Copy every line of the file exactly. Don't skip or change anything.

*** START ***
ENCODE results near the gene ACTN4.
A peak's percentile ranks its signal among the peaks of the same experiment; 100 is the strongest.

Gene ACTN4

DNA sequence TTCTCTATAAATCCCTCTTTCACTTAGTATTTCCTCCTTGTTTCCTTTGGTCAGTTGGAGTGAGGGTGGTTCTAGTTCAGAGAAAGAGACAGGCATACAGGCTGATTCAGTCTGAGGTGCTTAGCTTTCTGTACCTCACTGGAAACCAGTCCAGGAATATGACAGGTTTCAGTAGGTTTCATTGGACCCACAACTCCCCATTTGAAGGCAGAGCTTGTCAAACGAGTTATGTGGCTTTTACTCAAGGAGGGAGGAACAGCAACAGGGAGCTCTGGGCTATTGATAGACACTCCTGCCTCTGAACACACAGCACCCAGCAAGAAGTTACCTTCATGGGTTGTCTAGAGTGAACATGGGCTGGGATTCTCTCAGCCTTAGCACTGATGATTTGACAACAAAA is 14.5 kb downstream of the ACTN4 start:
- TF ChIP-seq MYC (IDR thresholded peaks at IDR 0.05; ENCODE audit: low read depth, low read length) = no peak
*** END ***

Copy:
ENCODE results near the gene ACTN4.
A peak's percentile ranks its signal among the peaks of the same experiment; 100 is the strongest.

Gene ACTN4

DNA sequence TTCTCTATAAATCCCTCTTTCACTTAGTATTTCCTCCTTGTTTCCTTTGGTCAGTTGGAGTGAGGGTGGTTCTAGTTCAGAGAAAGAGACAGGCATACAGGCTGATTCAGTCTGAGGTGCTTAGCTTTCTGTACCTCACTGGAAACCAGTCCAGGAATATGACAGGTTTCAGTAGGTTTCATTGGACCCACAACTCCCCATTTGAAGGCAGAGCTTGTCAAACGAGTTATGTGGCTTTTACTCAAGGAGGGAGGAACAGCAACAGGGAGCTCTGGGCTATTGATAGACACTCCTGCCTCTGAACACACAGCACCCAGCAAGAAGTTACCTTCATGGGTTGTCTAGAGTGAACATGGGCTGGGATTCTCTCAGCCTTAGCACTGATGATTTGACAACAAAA is 14.5 kb downstream of the ACTN4 start:
- TF ChIP-seq MYC (IDR thresholded peaks at IDR 0.05; ENCODE audit: low read depth, low read length) = no peak